Readers who aren’t Asian will also learn that some “jokes,” such as Asian people eating dogs and cats, are microaggressions that create lasting scars for their Asian peers. Even simple questions can be microaggressions depending on the person to whom they’re directed. For example, when Angelo first meets Larry, Larry asks Angelo where he’s from. When Angelo says he’s from California, Larry responds with, “No. I mean, where are you really from?” Such a question insinuates that Asian people do not, and will never belong in America and isolates Asian peers from their white peers.

Angelo also does his best to educate his new friends Kirsten and Larry on anti-Asian racism and microaggressions, calling them out on their blanket statements about Asian people. Angelo even tells Kirsten that saying, “I do not see race” is a microaggression and explains to her why. Angelo says, “I get that some people who say it mean well. But saying you don’t see race disregards my identity. I’m Asian. I’m proud of it. If you don’t see race, then you’re ignoring that part of me.”

Brown Boy Nowhere is a fascinating novel that tells a story about an Asian teenager finding himself in a town where he feels like he does not belong. The book has many early 2000s references, such as Angelo comparing Kirsten to actress Kirsten Dunst, and even has the feel of a 2000s teen movie. The book is not set in the early 2000s, but it provides Angelo with another interest and supplements his thoughts. It also tackles the incredibly complex issue of anti-Asian racism and the unique experience of a member of the Asian diaspora. Some events in the novel, such as the star football player named Grayson, vandalizing Sloppy’s, feel unrealistic and have unrealistic consequences. However, the novel is a perfect read for people who like coming-of-age dramas and want to learn more about the challenges Asian teenagers face in a world that expects them to be invisible.

Sexual Content

  • Angelo recalls that on his last night in San Diego, he had sex with his girlfriend Amanda. “Heat creeps into my cheeks. I don’t know what I expected losing my virginity would be like, but my fantasies certainly didn’t include me blubbering like an idiot, telling her how much I’d miss her.”
  • After Angelo saves Kirsten from being hit by a car, she gives him a kiss on his cheek. “I frown curiously as she takes a giant step toward me, letting out a soft gasp when she presses her soft lips against my cheek.”
  • While in the warehouse together, Angelo expresses a desire to kiss Kirsten. “My gaze flits down to her bottom lip. I want to kiss her. I want to kiss her more than anything in the world. More than skate competitions, burger patties, and even plane tickets to California.”
  • When Kirsten takes him to the beach, Angelo finally kisses her. “Pushing all second-guessing aside, I finally lean forward. I press my lips against hers. She takes a sharp breath against my mouth, stiffening for a second. Quickly, she relaxes and kisses me back, raking her fingers through my wet hair, tugging at the ends lightly.” They continue to make out for a page.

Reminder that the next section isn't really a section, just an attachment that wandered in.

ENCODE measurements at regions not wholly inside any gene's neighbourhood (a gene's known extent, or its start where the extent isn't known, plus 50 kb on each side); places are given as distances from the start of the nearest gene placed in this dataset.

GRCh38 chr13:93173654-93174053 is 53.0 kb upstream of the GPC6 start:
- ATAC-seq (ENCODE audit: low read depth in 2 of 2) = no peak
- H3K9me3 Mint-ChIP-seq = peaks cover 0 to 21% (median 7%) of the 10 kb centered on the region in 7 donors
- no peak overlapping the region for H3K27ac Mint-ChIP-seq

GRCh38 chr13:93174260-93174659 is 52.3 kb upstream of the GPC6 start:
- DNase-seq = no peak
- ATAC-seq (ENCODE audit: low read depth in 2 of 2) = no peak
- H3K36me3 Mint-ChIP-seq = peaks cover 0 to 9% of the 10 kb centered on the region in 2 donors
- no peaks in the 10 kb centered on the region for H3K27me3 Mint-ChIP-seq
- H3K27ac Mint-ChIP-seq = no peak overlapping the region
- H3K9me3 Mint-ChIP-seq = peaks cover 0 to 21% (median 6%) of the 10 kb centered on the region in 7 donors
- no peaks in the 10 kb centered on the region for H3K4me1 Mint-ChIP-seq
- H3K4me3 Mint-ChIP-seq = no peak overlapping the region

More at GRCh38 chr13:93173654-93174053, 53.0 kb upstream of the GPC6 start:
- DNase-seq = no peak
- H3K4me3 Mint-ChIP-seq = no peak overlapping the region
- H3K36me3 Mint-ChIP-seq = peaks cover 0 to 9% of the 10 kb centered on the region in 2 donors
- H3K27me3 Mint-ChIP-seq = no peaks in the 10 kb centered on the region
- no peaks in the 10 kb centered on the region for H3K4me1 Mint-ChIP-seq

• Angelo’s ex-girlfriend, Amanda, accidentally sends him a sext which includes “a photo of her chest with nothing but a tiny bikini top covering her, um, assets.”
  • After clearing up the misunderstanding because of the sext, Angelo and Kirsten kiss again. “Kirsten opens her mouth to speak, but before she can say anything I reach over and cup my hand over the back of her neck, pulling her into me. I press a kiss into her lips, quieting any lingering doubt she might have about me. My feelings for her. Us.”

Violence

  • Angelo decides to skate away from a group of boys who are harassing him. One of the boys throws a rock at Angelo which results in him falling off his skateboard. “The next thing I know, something jams against my front wheels. Before I can react, I’m flying off my board. On instinct, I stick my hands out to stop my fall, but I’m at a weird angle and land cheek first into the parking lot.”
  • When Grayson learns that Angelo and Grayson’s ex-girlfriend are friends, Grayson punches Angelo in the school hallway. Angelo tells Grayson he’s being racist. The scene lasts for 8 pages. Angelo doesn’t “even get to finish my thought. A blinding pain hits me square in the jaw. Sharp and intense. I stagger back, gasping for anything to hold on to, only to smack my open palms against the cold locker . . . Grayson keeps his fist up to my nose. His knuckles are bright red.”
  • To prevent Kirsten from being seen by the Sheriff, Angelo tackles her onto the grass. “Without thinking twice, I push off my board and tackle Kirsten onto the grass lining the street. We crash and find ourselves rolling into a ditch.”

Drugs and Alcohol

  • When exploring Ocean Pointe, Angelo ends up at the high school where he sees a group of guys holding cigarettes. “Cigarettes glow from between their fingers as they stare me down, scanning me from head to toe.”

 Language

  • The word “shit” and other variations of the word are used frequently.
  • The words “ass” and “asshole,” along with their variations, are used often.
  • “Bitch” and “bitchy” are used often in the novel, typically in relation to female characters.